Creating a Plugin for Discourse

Discourse Meta

If you want to contribute to Discourse there is the awesome Discourse Meta Community to help you. So in order to avoid starting without any tipps and hints, just create a new post on Discourse Meta and describe your project and ask for hints.

Example Plugin

There are already plugins existing for Discourse. For example we used the dropbox-plugin to understand the structure of a plugin and how it is built. The best way to start is to learn how to install plugins first. There is a great tutorial on that on Discourse Meta as well. You might try that first.

Setting up Github

In order to create your own plugin, you will need to create your own folder inside the discourse/plugins folder and give it a good name. To keep track of your own progress there you can navigate (in the Terminal) into your plugin folder and initialize it as a new github repository with git init and push it to a new github repository. This is also good to share your current code with others. If you want, you can also create branches for working on different issues in your plugin and only commit things to the master that are actually working.

The Structure of a Backup Plugin

In Discourse, the Backup is a defined model called backup.rb. Read through it in order to understand how the backup in Discourse actually works. By default Discourse is doing the backup to s3. But there is a hook method inside the class that makes it possible for the plugin to interfere and overwrite the method. We followed Falco's way and did it like the dropbox-plugin by using the method .class_eval on the class Backup. This all happens inside the plugin-folder in a file called plugin.rb.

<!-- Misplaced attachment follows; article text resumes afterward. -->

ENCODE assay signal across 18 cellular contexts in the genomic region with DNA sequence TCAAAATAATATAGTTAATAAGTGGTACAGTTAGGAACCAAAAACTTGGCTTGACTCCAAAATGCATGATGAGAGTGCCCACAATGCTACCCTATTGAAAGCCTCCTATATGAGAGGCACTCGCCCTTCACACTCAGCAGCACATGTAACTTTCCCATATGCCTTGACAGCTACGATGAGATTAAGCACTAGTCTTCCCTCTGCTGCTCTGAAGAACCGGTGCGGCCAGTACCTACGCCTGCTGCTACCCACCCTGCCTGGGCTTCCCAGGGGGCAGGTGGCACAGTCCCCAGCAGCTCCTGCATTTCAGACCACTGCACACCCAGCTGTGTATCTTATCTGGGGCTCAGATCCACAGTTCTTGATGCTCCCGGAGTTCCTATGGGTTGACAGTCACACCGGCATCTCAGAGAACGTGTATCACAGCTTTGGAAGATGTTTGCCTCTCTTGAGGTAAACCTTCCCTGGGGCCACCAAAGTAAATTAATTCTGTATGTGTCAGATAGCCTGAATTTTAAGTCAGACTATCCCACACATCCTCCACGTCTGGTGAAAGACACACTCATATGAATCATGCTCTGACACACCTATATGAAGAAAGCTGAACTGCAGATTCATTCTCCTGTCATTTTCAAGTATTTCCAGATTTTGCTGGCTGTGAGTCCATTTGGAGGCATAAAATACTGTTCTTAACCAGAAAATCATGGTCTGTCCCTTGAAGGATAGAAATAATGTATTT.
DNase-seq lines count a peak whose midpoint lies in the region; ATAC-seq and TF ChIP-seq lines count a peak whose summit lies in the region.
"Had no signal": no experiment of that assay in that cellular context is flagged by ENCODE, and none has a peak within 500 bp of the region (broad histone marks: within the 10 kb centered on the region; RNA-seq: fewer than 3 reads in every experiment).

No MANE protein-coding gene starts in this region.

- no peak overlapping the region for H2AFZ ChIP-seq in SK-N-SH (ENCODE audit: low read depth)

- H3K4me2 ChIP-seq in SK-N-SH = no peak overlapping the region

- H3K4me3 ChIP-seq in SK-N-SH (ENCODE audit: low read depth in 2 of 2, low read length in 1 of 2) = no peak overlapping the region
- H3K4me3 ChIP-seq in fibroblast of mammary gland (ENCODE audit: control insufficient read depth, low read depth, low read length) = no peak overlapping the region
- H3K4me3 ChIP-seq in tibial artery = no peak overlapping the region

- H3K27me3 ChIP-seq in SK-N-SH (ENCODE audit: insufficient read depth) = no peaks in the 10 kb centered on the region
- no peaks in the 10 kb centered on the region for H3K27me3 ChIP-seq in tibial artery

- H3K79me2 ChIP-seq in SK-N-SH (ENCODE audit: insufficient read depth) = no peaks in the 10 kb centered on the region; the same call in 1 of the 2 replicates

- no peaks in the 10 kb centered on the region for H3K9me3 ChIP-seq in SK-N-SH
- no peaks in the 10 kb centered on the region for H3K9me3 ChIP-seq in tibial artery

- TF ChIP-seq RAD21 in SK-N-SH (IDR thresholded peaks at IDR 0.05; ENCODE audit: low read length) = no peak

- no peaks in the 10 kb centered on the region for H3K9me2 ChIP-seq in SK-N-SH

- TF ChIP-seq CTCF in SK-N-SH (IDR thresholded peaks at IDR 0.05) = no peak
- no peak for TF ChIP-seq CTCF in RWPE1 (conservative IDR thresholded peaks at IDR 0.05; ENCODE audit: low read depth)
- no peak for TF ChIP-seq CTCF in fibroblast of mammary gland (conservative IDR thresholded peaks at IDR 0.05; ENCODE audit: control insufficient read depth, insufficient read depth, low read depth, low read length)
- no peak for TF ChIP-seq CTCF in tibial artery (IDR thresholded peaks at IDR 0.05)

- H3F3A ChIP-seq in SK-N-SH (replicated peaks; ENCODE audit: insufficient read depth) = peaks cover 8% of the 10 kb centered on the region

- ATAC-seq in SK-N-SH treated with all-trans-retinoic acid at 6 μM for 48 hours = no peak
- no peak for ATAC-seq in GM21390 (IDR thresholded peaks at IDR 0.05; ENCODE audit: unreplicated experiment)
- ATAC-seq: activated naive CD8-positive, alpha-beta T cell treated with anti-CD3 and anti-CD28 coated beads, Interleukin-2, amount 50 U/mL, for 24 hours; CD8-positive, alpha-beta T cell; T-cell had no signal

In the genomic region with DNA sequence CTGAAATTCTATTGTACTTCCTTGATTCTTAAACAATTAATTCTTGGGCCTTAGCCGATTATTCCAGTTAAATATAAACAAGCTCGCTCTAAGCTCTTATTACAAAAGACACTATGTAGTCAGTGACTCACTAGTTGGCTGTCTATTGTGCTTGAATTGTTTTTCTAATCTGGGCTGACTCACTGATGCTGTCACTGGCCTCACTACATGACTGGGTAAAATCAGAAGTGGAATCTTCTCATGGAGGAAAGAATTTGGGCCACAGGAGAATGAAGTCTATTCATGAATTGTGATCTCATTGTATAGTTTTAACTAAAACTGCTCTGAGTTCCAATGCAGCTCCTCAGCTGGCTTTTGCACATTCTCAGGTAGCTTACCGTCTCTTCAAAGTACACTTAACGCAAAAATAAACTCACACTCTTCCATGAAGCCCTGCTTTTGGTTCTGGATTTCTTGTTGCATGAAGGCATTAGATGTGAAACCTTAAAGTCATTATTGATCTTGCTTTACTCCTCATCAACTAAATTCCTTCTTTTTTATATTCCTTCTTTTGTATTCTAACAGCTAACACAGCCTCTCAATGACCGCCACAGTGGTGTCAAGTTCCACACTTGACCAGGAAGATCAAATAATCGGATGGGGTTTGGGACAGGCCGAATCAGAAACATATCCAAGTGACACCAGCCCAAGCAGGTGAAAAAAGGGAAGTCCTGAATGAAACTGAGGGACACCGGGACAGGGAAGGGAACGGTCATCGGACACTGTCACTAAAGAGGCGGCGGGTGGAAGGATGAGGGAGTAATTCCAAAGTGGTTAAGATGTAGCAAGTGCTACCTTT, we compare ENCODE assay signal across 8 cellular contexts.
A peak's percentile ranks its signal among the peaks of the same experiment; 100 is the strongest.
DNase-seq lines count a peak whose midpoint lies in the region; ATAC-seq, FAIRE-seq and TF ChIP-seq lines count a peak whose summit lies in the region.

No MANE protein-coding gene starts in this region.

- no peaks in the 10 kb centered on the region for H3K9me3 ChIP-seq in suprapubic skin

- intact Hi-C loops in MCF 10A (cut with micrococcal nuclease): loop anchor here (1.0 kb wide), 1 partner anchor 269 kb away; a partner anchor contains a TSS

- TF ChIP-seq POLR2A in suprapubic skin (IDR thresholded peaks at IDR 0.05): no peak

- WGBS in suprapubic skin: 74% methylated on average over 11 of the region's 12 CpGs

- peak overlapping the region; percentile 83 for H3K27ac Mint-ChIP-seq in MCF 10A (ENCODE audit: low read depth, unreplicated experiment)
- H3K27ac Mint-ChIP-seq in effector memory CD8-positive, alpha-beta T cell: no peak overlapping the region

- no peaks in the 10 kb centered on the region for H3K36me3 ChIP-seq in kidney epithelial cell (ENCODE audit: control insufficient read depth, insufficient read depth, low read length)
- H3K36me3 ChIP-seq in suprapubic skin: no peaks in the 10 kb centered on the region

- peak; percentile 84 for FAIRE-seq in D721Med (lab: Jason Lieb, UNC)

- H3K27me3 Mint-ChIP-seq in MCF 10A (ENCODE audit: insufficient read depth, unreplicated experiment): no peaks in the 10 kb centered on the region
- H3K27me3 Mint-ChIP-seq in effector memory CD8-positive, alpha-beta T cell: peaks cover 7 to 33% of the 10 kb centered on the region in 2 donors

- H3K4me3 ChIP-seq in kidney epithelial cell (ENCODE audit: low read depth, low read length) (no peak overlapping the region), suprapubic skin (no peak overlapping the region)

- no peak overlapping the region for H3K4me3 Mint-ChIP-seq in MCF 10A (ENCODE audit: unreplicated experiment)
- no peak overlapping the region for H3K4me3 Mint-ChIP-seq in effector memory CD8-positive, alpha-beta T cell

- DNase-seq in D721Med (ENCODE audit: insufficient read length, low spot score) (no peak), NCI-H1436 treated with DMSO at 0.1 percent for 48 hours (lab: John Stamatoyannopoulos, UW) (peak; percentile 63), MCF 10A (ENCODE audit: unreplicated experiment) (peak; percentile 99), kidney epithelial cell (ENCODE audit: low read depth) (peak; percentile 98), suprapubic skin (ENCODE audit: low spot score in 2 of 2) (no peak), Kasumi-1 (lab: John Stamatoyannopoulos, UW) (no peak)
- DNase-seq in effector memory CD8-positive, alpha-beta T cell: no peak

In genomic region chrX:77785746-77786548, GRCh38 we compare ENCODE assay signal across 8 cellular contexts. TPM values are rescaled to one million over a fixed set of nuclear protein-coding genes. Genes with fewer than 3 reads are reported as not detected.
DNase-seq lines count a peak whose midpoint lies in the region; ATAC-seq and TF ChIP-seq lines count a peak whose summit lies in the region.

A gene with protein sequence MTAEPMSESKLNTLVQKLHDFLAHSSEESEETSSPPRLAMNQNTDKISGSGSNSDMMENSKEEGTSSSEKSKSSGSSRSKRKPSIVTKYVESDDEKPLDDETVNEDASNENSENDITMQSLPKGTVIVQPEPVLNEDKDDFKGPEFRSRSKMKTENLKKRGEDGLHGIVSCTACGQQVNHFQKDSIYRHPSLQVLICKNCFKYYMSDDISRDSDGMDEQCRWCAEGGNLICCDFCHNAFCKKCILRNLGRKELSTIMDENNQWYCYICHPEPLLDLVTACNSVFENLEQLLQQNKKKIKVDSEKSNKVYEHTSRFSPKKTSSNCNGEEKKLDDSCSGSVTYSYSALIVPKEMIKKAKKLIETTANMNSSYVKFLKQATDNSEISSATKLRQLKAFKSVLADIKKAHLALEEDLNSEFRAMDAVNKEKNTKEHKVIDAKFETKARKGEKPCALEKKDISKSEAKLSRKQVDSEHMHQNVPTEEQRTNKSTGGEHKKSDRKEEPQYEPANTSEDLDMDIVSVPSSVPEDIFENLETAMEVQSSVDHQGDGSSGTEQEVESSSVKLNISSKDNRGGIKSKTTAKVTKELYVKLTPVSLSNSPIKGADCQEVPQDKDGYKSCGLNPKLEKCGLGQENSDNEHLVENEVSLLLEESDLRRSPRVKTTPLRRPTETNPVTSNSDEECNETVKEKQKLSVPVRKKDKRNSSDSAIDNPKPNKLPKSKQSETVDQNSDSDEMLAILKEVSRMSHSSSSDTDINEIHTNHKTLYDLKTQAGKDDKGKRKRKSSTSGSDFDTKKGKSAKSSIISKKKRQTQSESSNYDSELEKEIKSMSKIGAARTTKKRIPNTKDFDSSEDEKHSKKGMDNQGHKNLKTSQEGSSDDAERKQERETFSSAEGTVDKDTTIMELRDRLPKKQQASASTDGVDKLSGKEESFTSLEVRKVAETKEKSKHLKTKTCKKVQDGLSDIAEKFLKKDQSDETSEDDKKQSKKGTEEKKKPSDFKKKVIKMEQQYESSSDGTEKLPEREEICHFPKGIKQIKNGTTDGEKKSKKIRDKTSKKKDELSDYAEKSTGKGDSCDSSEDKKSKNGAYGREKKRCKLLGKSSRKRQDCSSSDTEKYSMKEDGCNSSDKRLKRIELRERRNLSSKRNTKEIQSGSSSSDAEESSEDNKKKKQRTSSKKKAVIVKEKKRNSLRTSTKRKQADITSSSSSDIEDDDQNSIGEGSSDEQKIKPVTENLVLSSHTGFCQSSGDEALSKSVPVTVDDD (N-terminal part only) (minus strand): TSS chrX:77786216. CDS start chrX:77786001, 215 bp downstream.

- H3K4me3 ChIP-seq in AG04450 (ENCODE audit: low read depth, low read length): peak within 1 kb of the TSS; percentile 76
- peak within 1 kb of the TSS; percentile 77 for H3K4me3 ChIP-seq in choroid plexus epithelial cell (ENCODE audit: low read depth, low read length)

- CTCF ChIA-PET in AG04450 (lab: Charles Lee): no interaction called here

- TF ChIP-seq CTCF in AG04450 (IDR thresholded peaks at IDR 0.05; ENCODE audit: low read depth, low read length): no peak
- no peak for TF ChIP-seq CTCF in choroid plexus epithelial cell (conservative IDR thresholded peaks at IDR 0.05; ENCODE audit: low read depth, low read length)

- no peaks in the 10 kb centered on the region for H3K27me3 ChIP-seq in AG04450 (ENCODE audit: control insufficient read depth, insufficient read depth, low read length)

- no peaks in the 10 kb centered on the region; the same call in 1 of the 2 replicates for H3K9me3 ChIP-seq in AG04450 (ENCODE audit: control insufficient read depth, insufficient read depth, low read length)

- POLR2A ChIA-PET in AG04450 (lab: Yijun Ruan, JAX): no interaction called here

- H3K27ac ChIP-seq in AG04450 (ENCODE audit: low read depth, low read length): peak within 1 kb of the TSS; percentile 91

If you want to know more about how the Discourse app is handling plugins, there is a lot of internal file junlge in Discourse to explore. There are files calles instance.rb and site_setting.rb and many more, that play a role in handling the plugins. 
The actual backup is wrapped in a Job, that we (after Falco) called a synchronizer. The synchronizer is where the actual API code from the provider goes. For us that was Google Drive. In order to make everything work, we first had to understand the API and also install the google_drive gem. After that we also had to install other depending gems, because the discourse-bundler doesn't work inside the plugin. This is a bit of manual work, but it's also neccessary.

Next Thing to do

It is a good idea to write some specs for your plugin. But this is a bigger chapter and will be another whole blog post next time. Until then: happy coding!


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